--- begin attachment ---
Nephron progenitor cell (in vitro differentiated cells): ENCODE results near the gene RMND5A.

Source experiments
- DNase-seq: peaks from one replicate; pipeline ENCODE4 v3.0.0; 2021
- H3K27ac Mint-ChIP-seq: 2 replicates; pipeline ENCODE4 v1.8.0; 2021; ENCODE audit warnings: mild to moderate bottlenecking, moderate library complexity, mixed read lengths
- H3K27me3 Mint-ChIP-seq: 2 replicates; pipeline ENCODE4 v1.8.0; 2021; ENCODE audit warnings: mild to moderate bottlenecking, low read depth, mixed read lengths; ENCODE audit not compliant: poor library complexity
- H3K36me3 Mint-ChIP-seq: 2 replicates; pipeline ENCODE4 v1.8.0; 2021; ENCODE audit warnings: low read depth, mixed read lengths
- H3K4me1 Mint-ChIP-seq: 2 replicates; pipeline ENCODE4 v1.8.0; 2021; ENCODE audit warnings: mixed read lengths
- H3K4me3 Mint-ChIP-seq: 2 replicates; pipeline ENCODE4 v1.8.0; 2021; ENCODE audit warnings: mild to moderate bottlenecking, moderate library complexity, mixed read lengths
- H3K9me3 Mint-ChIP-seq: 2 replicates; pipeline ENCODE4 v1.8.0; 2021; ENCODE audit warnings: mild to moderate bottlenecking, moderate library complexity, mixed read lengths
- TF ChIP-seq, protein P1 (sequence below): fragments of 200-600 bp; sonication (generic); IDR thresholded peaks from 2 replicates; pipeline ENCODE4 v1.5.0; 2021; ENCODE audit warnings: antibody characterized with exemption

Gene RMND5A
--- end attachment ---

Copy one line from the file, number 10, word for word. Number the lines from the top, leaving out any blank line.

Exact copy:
- TF ChIP-seq, protein P1 (sequence below): fragments of 200-600 bp; sonication (generic); IDR thresholded peaks from 2 replicates; pipeline ENCODE4 v1.5.0; 2021; ENCODE audit warnings: antibody characterized with exemption